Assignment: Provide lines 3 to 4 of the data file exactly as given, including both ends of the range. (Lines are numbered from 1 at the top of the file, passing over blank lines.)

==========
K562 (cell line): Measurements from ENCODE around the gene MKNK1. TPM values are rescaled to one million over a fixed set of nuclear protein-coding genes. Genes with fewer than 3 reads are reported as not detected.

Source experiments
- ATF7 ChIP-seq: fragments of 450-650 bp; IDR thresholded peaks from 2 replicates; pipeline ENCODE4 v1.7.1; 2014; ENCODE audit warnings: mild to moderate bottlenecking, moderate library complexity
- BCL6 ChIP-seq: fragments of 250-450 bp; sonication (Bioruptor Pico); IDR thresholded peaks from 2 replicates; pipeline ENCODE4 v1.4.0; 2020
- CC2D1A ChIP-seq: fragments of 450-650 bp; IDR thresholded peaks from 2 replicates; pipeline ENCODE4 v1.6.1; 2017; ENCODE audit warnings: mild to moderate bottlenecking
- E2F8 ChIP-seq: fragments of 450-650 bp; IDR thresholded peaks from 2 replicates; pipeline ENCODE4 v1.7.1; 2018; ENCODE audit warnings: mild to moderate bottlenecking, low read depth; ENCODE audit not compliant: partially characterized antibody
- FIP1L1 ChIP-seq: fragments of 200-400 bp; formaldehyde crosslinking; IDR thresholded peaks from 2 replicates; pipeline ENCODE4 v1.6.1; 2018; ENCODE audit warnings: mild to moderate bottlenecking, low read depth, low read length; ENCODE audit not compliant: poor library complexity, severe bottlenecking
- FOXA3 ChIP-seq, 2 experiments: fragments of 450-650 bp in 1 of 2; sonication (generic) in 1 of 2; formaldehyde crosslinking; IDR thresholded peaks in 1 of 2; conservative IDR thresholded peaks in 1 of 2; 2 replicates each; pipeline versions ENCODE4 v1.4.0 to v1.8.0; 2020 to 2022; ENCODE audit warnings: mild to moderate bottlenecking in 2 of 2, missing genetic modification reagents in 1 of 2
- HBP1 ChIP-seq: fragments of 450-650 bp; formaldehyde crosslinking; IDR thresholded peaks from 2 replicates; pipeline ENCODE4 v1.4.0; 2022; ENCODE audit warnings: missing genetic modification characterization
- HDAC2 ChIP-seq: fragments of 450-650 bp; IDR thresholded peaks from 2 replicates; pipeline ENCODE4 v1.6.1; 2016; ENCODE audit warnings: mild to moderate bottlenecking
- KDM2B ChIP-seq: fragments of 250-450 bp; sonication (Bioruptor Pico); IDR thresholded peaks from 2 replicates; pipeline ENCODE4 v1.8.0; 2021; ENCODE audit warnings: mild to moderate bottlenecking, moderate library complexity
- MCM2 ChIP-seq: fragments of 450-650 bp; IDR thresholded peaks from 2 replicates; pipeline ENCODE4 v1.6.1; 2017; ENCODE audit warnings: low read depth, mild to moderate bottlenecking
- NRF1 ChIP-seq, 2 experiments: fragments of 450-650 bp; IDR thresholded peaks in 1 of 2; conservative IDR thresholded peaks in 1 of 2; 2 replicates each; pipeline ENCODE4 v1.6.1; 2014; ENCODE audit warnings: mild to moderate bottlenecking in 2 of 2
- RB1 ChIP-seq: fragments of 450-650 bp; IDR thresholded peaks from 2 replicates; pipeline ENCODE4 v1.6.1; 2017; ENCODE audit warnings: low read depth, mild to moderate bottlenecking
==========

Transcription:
- ATF7 ChIP-seq: fragments of 450-650 bp; IDR thresholded peaks from 2 replicates; pipeline ENCODE4 v1.7.1; 2014; ENCODE audit warnings: mild to moderate bottlenecking, moderate library complexity
- BCL6 ChIP-seq: fragments of 250-450 bp; sonication (Bioruptor Pico); IDR thresholded peaks from 2 replicates; pipeline ENCODE4 v1.4.0; 2020